Column: Knowles having solid summer in the Badlands
Former New Ulm Cathedral and current University of Minnesota Gophers baseball player Gabe Knowles has been having a good summer of baseball so far with the Badlands Big Sticks located in Dickinson, North Dakota of the Expedition League.
The Big Sticks were in second place of the Lewis Division, 4 1/2 games behind first-place Sioux Valley and were in Pierre, South Dakota Friday for the beginning of a three-game series.
As of Friday, Knowles, who is playing center field, was hitting .359 with four doubles, one triple and two home runs along with 17 RBIs.
“Things are going pretty well,” Knowles said Friday. “I did not really know what to expect with this brand-new summer league. The atmosphere’s are fun, the competition is good. Overall I have been having a pretty fun summer.”
Knowles, a red-shirt freshman at Minnesota, said that it took him two or three games to find the groove because he did not play a lot this year for the Gophers as a freshman.
“I came in pretty cold (to Dickinson), but it is as simple as remembering what your college coaches have told you at school,” he said. “You need to bring that into the summer. The rest takes care of itself.”
When asked if it was bitter-sweet watching the Gophers get to a Super Regional before losing to eventual National Champion Oregon State, he said it was hard.
“But it also motivated me more than anything to get back to that same spot this coming year. We lost a lot of key parts to the team, but the squad that we have at Minnesota is one of the hardest working group of people that I have ever been around.”
And Knowles brought that hard-work ethic as he was chosen to play in the Expedition League All-Star game.
“That was pretty special,” he said. “Last year I did not play too well in the summer,” he said. “And I did not make it a goal to make the All-Star team — I just wanted to play consistent and remember everything that I have been told at school. It was an honor, but our season is not over yet.”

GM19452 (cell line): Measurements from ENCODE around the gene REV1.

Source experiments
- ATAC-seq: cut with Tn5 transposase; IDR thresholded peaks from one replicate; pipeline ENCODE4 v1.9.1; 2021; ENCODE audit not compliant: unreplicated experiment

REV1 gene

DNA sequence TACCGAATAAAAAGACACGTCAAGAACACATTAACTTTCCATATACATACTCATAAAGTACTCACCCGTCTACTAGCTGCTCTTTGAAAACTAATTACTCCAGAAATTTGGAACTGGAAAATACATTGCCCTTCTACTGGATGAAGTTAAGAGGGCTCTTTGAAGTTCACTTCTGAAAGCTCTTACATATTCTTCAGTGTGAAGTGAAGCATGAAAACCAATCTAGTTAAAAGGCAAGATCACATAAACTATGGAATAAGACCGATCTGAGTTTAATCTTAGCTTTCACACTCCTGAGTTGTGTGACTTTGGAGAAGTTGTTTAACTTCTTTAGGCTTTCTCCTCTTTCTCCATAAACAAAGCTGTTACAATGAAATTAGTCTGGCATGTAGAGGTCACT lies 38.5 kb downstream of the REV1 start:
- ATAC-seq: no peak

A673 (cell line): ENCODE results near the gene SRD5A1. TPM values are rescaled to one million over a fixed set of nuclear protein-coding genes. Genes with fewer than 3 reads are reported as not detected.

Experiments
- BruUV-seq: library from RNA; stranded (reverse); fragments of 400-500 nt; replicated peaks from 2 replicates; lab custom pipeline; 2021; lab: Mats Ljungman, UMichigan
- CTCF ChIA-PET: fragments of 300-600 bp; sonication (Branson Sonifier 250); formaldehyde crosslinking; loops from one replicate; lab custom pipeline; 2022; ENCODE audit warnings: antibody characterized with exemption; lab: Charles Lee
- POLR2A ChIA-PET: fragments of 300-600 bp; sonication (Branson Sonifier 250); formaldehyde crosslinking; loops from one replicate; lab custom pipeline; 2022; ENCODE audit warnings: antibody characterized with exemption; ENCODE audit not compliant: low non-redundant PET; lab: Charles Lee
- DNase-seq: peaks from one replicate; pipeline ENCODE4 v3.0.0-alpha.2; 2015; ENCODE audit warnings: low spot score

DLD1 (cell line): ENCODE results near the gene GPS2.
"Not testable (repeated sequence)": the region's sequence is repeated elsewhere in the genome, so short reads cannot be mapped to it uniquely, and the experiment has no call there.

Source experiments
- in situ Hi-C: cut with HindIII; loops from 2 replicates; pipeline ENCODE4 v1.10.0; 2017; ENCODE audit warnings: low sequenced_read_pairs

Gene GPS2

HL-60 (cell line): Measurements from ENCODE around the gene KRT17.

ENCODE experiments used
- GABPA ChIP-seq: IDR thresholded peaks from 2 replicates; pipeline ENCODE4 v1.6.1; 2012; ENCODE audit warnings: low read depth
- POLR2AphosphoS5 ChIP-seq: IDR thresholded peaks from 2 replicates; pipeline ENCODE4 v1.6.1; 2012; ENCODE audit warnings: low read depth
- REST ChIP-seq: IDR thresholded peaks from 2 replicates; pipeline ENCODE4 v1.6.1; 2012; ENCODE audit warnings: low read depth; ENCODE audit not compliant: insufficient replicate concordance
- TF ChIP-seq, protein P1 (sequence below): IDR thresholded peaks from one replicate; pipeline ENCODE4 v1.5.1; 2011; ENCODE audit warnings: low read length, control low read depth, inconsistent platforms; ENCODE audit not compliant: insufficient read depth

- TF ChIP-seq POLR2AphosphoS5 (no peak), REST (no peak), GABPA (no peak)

And it is a long summer season.
“We have an off day at least every other week,” he said. “But it is a lot better than last summer when I only had three off days. But the reason that college coaches sent players to summer leagues is because if you want to play baseball past college, you are going to have to get used to playing that many games.
“Next year with the Gophers, I need to stay within myself and not do to much at the plate,” Knowles said. “I need to be able to hit off-speed pitches consistently, Coach (John) Anderson told me that I will probably be playing left field next season or the DH spot is open. We will be a young hitting team next year, but I am not to worried about our pitching.”
When asked if a College World Series berth is a reality next year for the Gophers, Knowles said “I think so.”
LAS VEGAS HAD LONG ROAD TRIP: When Las Vegas lost on Sunday 3-2 to eventual champion Creighton Prep in the semi-finals of the 2018 Upper Midwest Classic, it ended a road trip for the Aces that began June 24 and would cover over 4,000 miles and 13 days.
After the loss, Las Vegas, who usually goes to the Gopher Classic, went back to Las Vegas.
“We were in LaCrosse and Eau Claire, Wisconsin;, Moline and Alton, Illinois; St, Louis; to Rockport, Indiana, Indianapolis, Chicago and now to New Ulm,” Las Vegas coach and former New Ulmite Paul Buboltz said. “We put about 4,000 miles on the van.”
And as far as hotel living goes, Buboltz said that until July 4, the team had stayed in a different hotel room every night.
He said while it is a tough stretch, every player on the Aces has aspirations of doing this at the next level and some beyond that.
“It is a trip where the players make some lifetime memories.”
Buboltz said that the Aces’ team is essentially the Desert Oasis High School baseball team that Buboltz also coaches.
He said that they start baseball right after Labor Day and do a lot of traveling in the fall.
“We play at least 50 games in the fall and 40 to 50 in the winter and summer and 35 to 40 in the spring,” Buboltz said. “We have 65-70 games scheduled this summer, so these guys play about 150 games a year.”
Despite the large number of games, Buboltz said that they tell the kids that baseball players play baseball. “We have the opportunity to do year-round baseball, so we try and take advantage of it.
“There are some personality conflicts which do happen, but for the most part they all get along good.” Buboltz said.
And when Las Vegas got back home after the Classic?
“We have a college workout when we get back, then play two doubleheaders and then play in a seven-game tournament,” Buboltz said.